I remember it’s harder not knowing where home is. During college, my comings and goings had me less rooted at home, and becoming less and less so as my friends moved and started lives around the world. I started calling the place I grew up “mom’s house” sometime just after I started working after graduation. Seeing it on this trip I realized that I had taken responsibility for making my own home, and that moms house was moms home, and with Mom gone, her home was gone too. I had a fleeting thought that it was nice to have someone else make home for me back then. Someone else take the responsibility for everything it takes to keep a home. But an important step in growing up was taking the responsibility to make a home of ones own.

We’re building home now in Texas, Lael and I. We are making preparations to make our two houses holding love into one. The energy of children will come and go from our home, and the photos, bits and pieces that emerge when they visit will find places among the bits and pieces from our parents and grandparents. Things to look back upon to remember, and things to look forward to and anticipate, the love of ones children, and one day grandchildren.

 That television show, “The Walton’s” seemed to show what home was each time the show ended. The house lights would turn off room by room as each member of each generation said good night to each other.  It was a house filled with the grounded wisdom of the elders, and the lively energy and possibility of youth…with the parents in-between, holding the present together with both hands.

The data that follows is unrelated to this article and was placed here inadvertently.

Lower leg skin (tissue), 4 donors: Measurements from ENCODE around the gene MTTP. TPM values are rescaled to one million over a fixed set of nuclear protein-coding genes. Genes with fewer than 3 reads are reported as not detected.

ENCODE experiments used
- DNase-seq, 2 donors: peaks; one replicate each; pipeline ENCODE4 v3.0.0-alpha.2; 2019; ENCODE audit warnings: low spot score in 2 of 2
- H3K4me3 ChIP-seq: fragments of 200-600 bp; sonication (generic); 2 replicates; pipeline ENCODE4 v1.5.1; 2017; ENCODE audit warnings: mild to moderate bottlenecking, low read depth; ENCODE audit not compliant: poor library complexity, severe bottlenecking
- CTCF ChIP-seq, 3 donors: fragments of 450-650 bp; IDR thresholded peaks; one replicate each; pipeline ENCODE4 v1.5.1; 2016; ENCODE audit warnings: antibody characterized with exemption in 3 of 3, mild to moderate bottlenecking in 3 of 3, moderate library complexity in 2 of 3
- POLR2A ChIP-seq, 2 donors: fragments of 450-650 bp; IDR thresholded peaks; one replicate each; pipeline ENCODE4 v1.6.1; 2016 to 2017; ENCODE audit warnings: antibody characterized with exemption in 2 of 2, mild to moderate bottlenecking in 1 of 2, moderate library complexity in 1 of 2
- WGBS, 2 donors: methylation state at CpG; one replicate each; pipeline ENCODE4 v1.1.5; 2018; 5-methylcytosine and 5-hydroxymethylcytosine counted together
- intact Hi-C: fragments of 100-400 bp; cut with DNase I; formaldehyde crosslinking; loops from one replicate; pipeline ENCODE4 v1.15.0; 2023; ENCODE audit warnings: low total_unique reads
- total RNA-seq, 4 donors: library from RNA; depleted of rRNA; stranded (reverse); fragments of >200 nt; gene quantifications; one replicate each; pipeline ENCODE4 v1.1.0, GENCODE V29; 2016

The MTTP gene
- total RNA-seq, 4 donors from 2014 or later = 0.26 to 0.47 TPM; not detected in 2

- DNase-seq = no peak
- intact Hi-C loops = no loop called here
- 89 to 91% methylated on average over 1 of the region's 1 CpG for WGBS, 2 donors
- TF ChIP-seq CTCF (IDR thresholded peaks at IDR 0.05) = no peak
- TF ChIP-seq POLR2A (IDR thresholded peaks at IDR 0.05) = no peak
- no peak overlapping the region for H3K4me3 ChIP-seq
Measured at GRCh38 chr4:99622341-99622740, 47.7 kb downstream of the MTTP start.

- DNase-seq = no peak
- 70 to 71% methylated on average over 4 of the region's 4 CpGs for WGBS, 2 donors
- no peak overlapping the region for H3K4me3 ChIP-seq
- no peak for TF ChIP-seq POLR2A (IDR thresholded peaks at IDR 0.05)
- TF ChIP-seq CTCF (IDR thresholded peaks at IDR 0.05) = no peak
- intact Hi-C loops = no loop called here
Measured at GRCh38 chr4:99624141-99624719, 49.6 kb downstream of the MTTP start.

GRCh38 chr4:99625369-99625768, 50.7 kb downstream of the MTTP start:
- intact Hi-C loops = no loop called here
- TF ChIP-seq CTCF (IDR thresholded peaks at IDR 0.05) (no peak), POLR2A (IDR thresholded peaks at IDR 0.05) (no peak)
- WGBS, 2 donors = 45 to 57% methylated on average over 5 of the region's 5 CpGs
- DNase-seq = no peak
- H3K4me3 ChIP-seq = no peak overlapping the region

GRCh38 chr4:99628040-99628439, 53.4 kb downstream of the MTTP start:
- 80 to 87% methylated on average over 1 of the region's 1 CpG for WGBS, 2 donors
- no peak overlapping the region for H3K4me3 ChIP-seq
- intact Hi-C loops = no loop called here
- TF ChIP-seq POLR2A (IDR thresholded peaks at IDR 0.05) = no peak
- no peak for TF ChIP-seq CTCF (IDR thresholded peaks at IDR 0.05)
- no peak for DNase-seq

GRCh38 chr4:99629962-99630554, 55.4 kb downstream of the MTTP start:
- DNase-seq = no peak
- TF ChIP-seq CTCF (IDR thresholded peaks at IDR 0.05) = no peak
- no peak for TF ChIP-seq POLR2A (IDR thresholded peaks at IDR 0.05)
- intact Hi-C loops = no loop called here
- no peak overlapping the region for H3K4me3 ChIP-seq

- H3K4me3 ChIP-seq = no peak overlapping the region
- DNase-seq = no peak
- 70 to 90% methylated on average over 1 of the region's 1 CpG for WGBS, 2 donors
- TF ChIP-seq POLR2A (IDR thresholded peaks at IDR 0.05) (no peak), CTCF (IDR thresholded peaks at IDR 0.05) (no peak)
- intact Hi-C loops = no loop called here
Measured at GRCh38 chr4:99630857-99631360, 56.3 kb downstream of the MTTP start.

It may seem trite to say, but truly, home is where the heart, the love, is.  But that is the centerpiece of home. The pictures on the fridge mailed from memory places, the handmade ornaments, artworks, and gifts all bring their hearts to my home.

With so many graduates entering the adult world this summer, it’s a good time to consider what makes a home, and to find those bits of life that will turn your apartment or rented house into a home for you. What has meaning? What will anchor you in thse moments of extreme silence when no one else is around? That’s when that picture, that table, the vase those flowers came in, all become touchstones to connect you to your elders, your children, and one day grandchildren. I look forward to having some little voice say “goodnight” to all the generations in the house some holiday, just like the Walton’s. 

Gotta go..almost home!
Be good to each other 
Help each other make home!